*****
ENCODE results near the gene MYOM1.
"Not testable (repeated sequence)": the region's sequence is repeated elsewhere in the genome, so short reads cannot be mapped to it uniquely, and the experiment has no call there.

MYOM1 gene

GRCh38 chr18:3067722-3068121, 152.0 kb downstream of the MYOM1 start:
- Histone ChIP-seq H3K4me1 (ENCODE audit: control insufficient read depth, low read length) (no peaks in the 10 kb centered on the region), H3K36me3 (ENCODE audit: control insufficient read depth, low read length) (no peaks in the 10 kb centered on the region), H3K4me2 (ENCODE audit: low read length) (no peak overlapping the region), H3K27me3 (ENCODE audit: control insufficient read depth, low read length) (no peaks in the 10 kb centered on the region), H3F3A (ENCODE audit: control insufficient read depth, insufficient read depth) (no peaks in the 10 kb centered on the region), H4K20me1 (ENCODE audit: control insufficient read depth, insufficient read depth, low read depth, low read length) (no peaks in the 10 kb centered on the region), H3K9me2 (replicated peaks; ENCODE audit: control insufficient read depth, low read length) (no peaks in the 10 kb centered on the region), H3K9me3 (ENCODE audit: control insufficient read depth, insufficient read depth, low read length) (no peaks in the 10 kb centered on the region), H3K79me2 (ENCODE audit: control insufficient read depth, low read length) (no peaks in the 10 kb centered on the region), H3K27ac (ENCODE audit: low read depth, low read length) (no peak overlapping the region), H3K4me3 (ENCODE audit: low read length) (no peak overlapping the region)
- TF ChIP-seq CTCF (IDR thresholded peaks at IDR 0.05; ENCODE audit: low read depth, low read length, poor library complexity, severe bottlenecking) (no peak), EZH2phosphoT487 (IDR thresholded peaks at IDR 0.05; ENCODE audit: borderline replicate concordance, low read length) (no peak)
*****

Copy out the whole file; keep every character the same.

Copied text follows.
ENCODE results near the gene MYOM1.
"Not testable (repeated sequence)": the region's sequence is repeated elsewhere in the genome, so short reads cannot be mapped to it uniquely, and the experiment has no call there.

MYOM1 gene

GRCh38 chr18:3067722-3068121, 152.0 kb downstream of the MYOM1 start:
- Histone ChIP-seq H3K4me1 (ENCODE audit: control insufficient read depth, low read length) (no peaks in the 10 kb centered on the region), H3K36me3 (ENCODE audit: control insufficient read depth, low read length) (no peaks in the 10 kb centered on the region), H3K4me2 (ENCODE audit: low read length) (no peak overlapping the region), H3K27me3 (ENCODE audit: control insufficient read depth, low read length) (no peaks in the 10 kb centered on the region), H3F3A (ENCODE audit: control insufficient read depth, insufficient read depth) (no peaks in the 10 kb centered on the region), H4K20me1 (ENCODE audit: control insufficient read depth, insufficient read depth, low read depth, low read length) (no peaks in the 10 kb centered on the region), H3K9me2 (replicated peaks; ENCODE audit: control insufficient read depth, low read length) (no peaks in the 10 kb centered on the region), H3K9me3 (ENCODE audit: control insufficient read depth, insufficient read depth, low read length) (no peaks in the 10 kb centered on the region), H3K79me2 (ENCODE audit: control insufficient read depth, low read length) (no peaks in the 10 kb centered on the region), H3K27ac (ENCODE audit: low read depth, low read length) (no peak overlapping the region), H3K4me3 (ENCODE audit: low read length) (no peak overlapping the region)
- TF ChIP-seq CTCF (IDR thresholded peaks at IDR 0.05; ENCODE audit: low read depth, low read length, poor library complexity, severe bottlenecking) (no peak), EZH2phosphoT487 (IDR thresholded peaks at IDR 0.05; ENCODE audit: borderline replicate concordance, low read length) (no peak)